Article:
These two gold Bronze Age bracelets were unearthed in the Uttlesford district of north-west Essex.

They are examples of the penannular type (circular or oval, with a small open section) found across Britain and Ireland, and reflect the taste for heavy gold jewellery in north-western Europe at this date.

The bracelets are of solid construction, with a combined weight of slightly more than 195g. They were made from a cast gold bar, which was further worked and shaped under heat and then polished. The bands are D-shaped in section, with flared terminals.

Such items of jewellery were high-status objects that made a statement about the wealth of the owner. The bracelets may have been concealed for safe keeping, or deliberately buried as some form of offering.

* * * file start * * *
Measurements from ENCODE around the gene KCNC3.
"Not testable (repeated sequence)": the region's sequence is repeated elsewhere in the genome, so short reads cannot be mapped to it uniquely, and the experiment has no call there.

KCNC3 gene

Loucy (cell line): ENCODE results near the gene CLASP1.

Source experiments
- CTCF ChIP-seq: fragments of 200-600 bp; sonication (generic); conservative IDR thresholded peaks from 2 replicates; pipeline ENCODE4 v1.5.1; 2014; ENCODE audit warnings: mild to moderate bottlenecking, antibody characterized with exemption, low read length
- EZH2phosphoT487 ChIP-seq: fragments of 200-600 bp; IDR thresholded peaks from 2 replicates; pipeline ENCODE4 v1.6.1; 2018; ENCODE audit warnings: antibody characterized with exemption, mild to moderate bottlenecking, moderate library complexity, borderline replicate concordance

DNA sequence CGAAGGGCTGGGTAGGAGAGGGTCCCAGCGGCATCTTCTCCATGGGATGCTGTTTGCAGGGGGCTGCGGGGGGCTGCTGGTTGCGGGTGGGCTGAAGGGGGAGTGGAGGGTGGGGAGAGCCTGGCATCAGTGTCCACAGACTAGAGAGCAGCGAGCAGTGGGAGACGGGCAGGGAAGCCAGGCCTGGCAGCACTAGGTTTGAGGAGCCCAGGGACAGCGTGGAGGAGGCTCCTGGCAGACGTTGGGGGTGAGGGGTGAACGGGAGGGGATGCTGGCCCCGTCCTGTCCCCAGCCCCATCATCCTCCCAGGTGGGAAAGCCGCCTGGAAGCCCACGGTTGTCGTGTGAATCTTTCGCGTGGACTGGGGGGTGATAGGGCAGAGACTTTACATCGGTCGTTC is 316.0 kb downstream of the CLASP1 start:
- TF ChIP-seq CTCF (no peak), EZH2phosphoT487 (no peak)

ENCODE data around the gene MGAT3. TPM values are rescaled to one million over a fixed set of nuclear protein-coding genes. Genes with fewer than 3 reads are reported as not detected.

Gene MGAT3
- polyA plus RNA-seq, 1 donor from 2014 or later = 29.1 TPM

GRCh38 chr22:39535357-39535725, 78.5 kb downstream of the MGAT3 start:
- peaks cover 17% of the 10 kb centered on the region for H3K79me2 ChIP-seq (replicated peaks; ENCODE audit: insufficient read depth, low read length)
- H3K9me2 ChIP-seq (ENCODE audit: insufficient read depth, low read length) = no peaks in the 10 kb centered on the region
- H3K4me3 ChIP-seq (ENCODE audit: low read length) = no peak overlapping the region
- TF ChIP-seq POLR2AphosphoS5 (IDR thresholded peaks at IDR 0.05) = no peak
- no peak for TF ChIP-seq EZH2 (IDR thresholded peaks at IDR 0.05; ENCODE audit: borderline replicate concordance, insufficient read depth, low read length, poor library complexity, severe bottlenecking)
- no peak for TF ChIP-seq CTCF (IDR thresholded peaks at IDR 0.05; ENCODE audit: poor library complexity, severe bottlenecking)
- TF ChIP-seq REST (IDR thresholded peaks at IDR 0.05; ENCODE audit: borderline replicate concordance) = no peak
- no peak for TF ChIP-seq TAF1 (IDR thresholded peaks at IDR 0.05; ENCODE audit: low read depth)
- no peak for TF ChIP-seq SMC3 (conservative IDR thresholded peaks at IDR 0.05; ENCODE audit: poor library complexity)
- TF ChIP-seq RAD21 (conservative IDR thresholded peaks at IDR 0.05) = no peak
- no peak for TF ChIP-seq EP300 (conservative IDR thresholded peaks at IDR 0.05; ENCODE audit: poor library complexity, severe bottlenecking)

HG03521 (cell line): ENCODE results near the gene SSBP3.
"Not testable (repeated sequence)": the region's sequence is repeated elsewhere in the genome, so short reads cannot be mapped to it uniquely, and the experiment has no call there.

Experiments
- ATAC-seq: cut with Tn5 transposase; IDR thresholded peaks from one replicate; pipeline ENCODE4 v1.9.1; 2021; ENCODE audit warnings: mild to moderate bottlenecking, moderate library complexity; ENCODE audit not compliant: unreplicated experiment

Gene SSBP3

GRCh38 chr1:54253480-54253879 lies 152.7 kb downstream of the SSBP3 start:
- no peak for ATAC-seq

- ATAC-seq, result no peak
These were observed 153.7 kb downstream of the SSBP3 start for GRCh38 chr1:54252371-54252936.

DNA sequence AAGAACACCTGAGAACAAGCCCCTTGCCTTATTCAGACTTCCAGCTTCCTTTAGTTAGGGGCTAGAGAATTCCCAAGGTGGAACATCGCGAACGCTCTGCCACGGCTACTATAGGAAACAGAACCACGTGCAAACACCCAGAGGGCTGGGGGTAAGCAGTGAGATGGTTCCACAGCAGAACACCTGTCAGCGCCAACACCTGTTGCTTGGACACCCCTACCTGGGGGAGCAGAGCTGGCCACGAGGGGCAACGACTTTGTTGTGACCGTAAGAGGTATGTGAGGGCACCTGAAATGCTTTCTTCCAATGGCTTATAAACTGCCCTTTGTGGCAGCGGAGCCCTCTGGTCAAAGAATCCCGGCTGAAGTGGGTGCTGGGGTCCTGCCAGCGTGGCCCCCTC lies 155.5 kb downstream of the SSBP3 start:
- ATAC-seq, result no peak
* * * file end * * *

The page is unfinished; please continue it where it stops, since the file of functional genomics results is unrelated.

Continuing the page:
They now become the star prehistoric exhibits in the local museum at Saffron Walden.


Reported under the Treasure ActTreasure no. 2017 T867PAS database no. CAM-21F97BThe finder and landowner (same person) found the bracelets by eye, and although the area was later searched with a metal detector, no further finds were made.

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